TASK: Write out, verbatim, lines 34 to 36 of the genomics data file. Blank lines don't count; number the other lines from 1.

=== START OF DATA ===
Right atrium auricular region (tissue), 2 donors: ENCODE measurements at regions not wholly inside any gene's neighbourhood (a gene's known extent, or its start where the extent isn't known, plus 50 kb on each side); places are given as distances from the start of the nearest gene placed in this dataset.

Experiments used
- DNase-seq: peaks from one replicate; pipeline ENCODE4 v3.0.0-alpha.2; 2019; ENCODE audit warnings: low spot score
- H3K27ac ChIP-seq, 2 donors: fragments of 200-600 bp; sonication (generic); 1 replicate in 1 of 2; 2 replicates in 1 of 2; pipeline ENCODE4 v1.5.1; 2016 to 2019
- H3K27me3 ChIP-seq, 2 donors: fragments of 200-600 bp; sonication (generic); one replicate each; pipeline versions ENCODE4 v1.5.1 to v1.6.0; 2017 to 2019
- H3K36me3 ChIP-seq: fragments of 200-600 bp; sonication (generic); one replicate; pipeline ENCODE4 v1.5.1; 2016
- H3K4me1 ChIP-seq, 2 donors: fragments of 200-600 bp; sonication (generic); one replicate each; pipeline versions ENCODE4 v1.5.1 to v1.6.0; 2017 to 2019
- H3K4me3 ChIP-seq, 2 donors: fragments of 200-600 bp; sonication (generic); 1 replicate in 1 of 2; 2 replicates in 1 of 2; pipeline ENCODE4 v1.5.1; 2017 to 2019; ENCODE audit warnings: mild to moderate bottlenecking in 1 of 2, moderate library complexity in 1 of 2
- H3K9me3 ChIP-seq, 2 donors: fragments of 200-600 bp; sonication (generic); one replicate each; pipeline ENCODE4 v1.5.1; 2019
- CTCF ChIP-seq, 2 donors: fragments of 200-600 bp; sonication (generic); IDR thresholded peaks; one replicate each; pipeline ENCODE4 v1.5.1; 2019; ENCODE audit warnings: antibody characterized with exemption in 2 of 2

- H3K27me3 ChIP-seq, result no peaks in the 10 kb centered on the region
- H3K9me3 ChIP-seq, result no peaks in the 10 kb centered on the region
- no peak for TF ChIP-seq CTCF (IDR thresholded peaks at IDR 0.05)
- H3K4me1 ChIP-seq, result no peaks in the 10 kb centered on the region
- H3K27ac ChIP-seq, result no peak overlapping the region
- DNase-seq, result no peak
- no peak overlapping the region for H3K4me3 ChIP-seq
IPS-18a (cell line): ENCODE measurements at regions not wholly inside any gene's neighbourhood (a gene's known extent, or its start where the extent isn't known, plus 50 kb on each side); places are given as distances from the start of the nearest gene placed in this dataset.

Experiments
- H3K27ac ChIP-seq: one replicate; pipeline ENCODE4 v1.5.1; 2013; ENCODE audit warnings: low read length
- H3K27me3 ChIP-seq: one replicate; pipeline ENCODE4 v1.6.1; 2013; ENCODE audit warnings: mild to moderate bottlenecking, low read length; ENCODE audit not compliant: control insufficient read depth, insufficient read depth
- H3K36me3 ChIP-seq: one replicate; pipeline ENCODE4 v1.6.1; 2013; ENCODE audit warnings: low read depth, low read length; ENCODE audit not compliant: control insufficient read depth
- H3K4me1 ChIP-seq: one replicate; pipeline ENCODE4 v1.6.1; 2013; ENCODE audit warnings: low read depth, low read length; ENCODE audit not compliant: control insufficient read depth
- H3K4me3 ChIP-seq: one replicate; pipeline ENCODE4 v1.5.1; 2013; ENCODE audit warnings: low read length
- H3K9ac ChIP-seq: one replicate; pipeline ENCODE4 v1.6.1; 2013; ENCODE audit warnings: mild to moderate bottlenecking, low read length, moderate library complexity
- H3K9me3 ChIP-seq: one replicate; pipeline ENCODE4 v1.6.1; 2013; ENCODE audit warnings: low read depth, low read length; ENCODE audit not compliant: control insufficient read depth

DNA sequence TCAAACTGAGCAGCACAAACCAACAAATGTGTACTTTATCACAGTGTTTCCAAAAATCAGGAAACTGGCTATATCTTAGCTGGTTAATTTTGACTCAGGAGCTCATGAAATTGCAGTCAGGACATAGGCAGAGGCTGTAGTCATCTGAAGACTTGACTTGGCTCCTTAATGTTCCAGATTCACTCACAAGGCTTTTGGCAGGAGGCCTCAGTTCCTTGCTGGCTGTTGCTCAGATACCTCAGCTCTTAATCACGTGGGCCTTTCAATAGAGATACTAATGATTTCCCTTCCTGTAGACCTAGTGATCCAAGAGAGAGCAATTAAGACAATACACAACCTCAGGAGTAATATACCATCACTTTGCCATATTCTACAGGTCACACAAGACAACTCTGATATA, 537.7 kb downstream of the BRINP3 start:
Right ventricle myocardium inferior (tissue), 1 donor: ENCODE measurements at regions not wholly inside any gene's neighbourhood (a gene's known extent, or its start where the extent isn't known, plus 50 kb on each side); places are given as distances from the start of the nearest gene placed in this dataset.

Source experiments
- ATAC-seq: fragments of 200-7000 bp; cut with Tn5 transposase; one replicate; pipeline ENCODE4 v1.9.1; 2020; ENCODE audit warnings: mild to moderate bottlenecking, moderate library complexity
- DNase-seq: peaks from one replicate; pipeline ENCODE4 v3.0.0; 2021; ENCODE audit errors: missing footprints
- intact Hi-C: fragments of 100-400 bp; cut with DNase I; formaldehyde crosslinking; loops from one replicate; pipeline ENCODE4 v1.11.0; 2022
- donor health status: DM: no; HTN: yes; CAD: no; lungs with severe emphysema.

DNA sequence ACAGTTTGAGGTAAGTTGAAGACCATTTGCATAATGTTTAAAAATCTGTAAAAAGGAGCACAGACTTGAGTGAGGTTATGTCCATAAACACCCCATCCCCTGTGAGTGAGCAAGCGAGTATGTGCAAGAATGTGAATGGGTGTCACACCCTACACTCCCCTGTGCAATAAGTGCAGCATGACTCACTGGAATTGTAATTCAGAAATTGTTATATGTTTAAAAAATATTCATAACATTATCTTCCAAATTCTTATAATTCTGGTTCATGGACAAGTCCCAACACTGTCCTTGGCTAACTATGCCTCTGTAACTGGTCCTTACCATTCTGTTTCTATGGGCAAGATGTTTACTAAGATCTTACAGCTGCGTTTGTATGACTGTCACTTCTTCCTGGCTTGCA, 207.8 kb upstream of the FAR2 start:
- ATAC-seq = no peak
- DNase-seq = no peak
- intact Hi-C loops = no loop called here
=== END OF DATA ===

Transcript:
DNA sequence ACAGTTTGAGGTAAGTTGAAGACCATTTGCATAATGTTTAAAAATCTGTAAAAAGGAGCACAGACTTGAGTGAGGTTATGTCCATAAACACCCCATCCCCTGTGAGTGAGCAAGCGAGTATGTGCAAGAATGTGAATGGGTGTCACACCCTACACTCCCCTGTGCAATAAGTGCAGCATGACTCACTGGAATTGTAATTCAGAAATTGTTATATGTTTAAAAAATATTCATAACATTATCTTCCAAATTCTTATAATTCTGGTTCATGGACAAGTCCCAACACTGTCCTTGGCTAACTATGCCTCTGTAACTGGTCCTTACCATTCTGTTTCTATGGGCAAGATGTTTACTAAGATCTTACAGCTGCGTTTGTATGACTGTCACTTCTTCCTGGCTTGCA, 207.8 kb upstream of the FAR2 start:
- ATAC-seq = no peak
- DNase-seq = no peak